Sunday, June 3, 2012

Notes on the Spectacular Society: 41-50 - An Elaboration on the Visual Representation of the Spectacle

41. The visual model of the spectacle is not an essential aspect of it; rather, it merely helps inform the task of understanding it in its totality. This task can be described as dialectical and vertical—embarking on the journey requires that one remain grounded in some sense of responsibility (even if this responsibility is, itself, anchored within the spectacle). By dialectical I mean an approach to thinking that mitigates self-indulgence: a spectacular movement that oscillates back and forth, up and down in varying degrees of intensity. This oscillation invariably is expressed as part of the continuous and singular integrity of the spectacular wave form, but this oscillation has the potential to produce resonance, a term for a near becoming-one through the speed of wild fluctuations. Resonance produces a mutual experience that is a location with the spectacle-in-itself, centralized and total.

42. (The oscillation of strings produces a trans-substantial resonance that we give the name: music.)

43. The project of awakening or becoming-aware in the spectacle is about engaging it in its total moment of separateness. In this task, we can achieve unity in our mutual resonance with one another, in a community whose existence is bound up in the autonomy of individuals whose activity becomes connected through a collective resonance. The project of undermining the spectacle is not one of becoming-total itself—it is undertaking the perilous journey into the false totality of the spectacle itself, into Heaven to dethrone the false God who conceals himself as the inexorable perfection of human activity.

44. Hegel’s observation that a kernel of truth about a thing is possessed in its opposite is astute in its articulation of the duality at the heart of the spectacle. Each thing that reflects—or is reflected in—the spectacle is engaged in the production of the truth of its opposite (and consequently, itself) in that it maintains the truth of the false vacuum in which all spectacular activity thrives. The ‘reflexive mirror tendency’ at the heart of the spectacle does not reflect the inverted falseness of the spectacle itself, but rather the individually spectacular segments that are engaged in the work of producing reciprocal alienation. We are the truth of one another, and this is reflected within the spectacle’s generally induced separation: we are united within the medium of separation, that is, united in the sense that we are all collectively atomized and alone, a lonely crowd[8].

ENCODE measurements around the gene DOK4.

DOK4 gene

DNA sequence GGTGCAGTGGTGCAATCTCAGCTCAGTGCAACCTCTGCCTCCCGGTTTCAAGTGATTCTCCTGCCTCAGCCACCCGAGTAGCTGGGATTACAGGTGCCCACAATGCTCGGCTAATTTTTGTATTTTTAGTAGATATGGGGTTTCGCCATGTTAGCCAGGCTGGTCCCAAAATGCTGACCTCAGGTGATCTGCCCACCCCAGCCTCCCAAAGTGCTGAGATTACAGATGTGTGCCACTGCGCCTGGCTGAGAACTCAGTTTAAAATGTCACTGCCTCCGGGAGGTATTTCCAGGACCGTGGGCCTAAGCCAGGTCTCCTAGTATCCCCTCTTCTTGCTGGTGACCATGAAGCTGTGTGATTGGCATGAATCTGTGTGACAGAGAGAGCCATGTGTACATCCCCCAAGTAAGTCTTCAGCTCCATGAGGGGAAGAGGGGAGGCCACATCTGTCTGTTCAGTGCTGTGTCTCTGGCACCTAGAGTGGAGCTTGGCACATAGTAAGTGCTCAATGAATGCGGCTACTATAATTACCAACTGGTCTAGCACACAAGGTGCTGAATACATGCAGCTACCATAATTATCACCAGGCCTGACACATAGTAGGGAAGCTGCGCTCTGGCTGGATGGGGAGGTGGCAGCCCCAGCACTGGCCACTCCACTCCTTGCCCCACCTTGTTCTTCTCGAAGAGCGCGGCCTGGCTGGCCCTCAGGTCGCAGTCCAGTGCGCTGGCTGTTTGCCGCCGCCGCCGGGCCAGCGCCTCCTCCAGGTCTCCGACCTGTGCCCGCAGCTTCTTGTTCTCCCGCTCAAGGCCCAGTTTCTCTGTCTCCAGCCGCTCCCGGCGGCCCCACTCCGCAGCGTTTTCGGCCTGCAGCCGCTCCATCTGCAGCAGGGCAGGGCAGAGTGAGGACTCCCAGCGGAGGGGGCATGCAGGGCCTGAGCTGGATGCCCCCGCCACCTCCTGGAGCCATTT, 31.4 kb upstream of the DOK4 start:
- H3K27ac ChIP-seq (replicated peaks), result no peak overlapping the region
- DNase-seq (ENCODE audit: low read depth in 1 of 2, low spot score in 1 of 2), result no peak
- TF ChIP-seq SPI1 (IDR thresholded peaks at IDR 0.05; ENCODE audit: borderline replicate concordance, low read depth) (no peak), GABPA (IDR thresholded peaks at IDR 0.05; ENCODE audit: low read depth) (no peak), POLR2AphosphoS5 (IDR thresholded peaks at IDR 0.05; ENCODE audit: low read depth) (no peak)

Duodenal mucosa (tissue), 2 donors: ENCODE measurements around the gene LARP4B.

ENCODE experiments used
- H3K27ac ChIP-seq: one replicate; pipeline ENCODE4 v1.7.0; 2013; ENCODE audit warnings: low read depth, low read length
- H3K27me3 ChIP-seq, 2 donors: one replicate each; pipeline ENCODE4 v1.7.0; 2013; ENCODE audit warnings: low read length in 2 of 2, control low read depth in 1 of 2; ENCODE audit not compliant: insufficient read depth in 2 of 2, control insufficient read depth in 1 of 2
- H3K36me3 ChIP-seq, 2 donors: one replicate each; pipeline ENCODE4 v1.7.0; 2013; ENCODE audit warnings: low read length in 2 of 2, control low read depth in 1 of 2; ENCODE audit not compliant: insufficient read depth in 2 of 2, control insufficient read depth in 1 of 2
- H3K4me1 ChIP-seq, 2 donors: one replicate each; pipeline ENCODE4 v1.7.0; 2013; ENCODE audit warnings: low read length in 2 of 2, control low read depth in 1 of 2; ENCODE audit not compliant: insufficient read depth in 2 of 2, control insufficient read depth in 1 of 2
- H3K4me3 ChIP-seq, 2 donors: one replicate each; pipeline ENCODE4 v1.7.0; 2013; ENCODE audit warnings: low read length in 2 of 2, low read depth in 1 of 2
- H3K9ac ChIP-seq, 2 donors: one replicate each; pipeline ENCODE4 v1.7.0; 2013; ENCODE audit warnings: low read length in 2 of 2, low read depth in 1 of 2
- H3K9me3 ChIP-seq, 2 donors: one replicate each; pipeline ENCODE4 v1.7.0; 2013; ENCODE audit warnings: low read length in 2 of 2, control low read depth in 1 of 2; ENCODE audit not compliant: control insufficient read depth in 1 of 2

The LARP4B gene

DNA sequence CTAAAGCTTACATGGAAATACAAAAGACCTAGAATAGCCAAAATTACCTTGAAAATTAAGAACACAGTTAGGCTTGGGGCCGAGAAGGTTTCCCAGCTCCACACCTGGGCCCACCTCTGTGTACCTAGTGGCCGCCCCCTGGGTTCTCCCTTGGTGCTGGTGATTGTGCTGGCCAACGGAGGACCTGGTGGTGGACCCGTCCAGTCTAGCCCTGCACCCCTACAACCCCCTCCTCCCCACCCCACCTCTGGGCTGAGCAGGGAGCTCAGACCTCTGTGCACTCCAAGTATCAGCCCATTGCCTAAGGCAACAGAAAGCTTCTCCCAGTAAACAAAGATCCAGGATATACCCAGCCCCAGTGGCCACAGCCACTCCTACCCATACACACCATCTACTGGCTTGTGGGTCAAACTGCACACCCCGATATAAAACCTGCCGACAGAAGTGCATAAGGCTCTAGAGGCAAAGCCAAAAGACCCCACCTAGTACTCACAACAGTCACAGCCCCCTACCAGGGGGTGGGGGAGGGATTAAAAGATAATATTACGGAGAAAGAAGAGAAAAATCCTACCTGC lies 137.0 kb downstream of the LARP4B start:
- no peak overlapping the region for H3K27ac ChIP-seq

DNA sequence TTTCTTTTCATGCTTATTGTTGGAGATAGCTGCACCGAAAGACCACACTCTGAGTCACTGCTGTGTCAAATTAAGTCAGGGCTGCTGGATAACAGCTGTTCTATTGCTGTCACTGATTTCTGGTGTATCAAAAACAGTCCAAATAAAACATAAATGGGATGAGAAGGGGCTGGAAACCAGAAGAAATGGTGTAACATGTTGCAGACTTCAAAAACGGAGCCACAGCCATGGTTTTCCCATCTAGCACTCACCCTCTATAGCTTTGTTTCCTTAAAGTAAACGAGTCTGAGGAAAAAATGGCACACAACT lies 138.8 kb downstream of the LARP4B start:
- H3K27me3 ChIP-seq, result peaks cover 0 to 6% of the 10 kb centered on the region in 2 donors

45. Resonance is the relationship between people whose individuality has become autonomy in that it no longer precludes connection with other people. Others are the necessary condition for meaning, both individually and collectively in the organizational form we call ‘civilization’ and its constituent ‘society’.

46. The x-axis within the visual representation can be understood as ‘responsibility’. This ‘responsibility’ exists not as Truth but, rather, the possibility of contingent truths that emerge from proximate discourse. Responsibility can be said to have a location and even if it is not definite we can say that it is proximate. Proximity and responsibility are essential elements of the understanding of spectacular politics insofar as they serve as tools to find one another in the dark.